Eat Up These New Bonnie Edibles

Lucy Mercer
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Introduction

Bonnie Plants knows that vegetables are for growing, cooking, snacking and sharing. Their newest varieties were developed for eating out of hand and sharing with friends and neighbors. Our step-by-step photo gallery captures the new varieties in all their splendor. All photos courtesy Bonnie Plants.

Amish Paste Roma is an heirloom variety from Wisconsin. This blocky Roma is beloved by cooks for canning and making sauce or paste.

Step 1

Charger Hybrid Tomato produces a large number of heavy fruits that are terrific for slicing. Compact in size, this determinate variety reaches a mature size of 3 to 4 feet tall, perfect for container growing. Charger Hybrid plants benefit from staking in both container and garden settings.

Step 2

Can’t wait for that first tomato? Debut Hybrid Tomato yields flavor-filled slicer tomatoes in just 70 days. Are you an urban gardener? Give this one a try — its compact size makes it the perfect choice for growing in a container on a deck or patio. Dress up the containers with bright marigolds to fight off pests and complement these beauties.

Step 3

Fill your garden with a healthy snack for lunchtime and beyond with these Lunchbox Sweet Snacking Peppers. These crunchy peppers serve up loads of beta-carotene and vitamin C. You can expect high yields with this plant, so consider staking with a tomato cage to keep stems from breaking.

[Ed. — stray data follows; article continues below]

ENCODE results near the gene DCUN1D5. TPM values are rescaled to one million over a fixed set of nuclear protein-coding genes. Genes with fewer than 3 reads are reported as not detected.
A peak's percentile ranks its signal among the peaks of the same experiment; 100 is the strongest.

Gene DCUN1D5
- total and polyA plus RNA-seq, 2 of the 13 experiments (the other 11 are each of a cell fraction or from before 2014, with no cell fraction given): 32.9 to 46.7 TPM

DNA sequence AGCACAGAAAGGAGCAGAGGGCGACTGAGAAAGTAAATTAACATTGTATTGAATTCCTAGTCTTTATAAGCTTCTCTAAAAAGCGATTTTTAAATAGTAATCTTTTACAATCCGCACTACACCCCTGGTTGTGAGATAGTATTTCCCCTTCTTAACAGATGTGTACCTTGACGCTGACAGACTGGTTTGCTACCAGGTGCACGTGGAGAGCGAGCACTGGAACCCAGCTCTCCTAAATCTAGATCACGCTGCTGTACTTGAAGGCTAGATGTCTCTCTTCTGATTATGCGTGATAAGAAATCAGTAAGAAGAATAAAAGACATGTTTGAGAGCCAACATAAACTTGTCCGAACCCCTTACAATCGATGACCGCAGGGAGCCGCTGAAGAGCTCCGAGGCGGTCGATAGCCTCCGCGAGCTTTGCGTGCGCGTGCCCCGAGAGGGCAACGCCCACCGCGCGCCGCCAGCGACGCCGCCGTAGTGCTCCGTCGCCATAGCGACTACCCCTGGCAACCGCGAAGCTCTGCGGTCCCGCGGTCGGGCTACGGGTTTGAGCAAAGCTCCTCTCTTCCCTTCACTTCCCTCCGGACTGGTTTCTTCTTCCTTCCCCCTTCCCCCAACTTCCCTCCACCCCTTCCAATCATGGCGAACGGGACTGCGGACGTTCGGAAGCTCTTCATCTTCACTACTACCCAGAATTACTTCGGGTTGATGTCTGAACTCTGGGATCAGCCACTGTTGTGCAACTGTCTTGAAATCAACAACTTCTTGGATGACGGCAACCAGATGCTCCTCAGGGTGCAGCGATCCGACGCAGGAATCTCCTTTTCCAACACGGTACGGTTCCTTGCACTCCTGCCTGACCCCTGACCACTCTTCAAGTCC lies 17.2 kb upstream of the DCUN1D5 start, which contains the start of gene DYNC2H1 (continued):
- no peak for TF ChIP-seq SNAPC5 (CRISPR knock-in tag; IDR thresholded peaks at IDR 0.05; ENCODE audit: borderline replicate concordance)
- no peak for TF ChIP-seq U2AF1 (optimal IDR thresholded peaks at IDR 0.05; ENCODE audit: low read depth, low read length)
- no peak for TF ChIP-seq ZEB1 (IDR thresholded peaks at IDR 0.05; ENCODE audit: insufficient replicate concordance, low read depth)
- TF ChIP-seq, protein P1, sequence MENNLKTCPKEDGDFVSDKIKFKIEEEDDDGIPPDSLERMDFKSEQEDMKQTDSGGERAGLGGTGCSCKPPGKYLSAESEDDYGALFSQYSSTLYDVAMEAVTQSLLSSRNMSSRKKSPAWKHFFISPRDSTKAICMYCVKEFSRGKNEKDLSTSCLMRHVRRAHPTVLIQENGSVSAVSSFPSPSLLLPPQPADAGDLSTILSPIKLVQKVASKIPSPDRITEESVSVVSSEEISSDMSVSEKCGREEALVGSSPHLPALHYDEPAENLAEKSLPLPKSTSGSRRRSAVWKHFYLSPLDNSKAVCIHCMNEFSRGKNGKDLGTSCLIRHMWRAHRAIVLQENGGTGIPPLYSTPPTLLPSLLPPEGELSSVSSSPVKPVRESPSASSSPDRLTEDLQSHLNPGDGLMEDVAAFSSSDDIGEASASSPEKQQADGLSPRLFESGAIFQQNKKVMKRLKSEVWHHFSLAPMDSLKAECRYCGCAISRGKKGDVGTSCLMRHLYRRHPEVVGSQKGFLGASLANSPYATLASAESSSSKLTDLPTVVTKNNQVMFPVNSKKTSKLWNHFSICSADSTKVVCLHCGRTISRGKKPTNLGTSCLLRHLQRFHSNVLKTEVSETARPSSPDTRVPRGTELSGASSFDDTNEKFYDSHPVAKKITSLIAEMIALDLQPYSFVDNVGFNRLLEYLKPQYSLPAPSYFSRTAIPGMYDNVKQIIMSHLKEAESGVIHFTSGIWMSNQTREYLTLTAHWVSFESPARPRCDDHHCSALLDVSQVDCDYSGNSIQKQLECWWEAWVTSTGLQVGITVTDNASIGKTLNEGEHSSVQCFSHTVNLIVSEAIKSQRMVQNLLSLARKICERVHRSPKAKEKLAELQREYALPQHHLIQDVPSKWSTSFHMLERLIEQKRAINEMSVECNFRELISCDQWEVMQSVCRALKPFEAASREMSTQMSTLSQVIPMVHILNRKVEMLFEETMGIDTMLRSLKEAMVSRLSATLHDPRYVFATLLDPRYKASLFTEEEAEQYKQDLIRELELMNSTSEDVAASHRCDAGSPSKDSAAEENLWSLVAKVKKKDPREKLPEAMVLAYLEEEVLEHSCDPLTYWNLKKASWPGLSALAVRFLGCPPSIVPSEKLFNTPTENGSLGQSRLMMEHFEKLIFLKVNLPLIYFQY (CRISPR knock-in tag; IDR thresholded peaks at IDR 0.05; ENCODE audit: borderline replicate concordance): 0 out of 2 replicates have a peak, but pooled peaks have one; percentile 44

Step 4

Patio Baby Mini Eggplant matures in just 45 days. It’s a 2014 All-America Selections Award Winner, developed for the shorter growing seasons of the Midwest and Northeast, though it grows well in a wide variety of climates. Good for container gardening. The fruits are known for a lack of bitterness, even when left a few days past ripe on the plant.

Step 5

Maxibel Snap Beans are stringless and feature long, pencil-thin pods. The seedlings grow into a compact bush bean plant with a strong upright form. Plants bear high yields in a small time frame, so prepare to pick beans every other day when they reach 5 to 7 inches long. They work well in containers, a handy solution for continuous harvest to ensure plenty of green beans throughout the season.

Step 6

Garlic Chives, also known as Chinese Leeks, add a garlicky hit to any dish that usually benefits from oniony chives. Give them full sun for best flowering and upright growth. Garlic Chives are ornamental, too, making an attractive edging in herb or vegetable gardens. They’re also frost tolerant. (Bonnie Plants photo)

Step 7

Prized by chefs and lucky home cooks for versatility in stir fries and tempura, Shisito is a Japanese sweet pepper that produces handfuls of finger-long fruits. Plants are compact and ideal for container gardening. Toss the fruits in oil, then grill to a blackened, blistered state, sprinkle with salt to taste, and serve as an appetizer.

Got questions about this article or any other garden topic? Go here now to post your gardening ideas, questions, kudos or complaints. We have gardening experts standing by to help you!